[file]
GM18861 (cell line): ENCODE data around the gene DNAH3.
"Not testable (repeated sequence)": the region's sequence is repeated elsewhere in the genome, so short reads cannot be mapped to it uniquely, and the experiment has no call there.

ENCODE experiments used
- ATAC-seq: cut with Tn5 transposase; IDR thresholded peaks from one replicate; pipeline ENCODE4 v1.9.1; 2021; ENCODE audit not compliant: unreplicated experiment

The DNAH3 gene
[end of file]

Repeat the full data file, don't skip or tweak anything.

GM18861 (cell line): ENCODE data around the gene DNAH3.
"Not testable (repeated sequence)": the region's sequence is repeated elsewhere in the genome, so short reads cannot be mapped to it uniquely, and the experiment has no call there.

ENCODE experiments used
- ATAC-seq: cut with Tn5 transposase; IDR thresholded peaks from one replicate; pipeline ENCODE4 v1.9.1; 2021; ENCODE audit not compliant: unreplicated experiment

The DNAH3 gene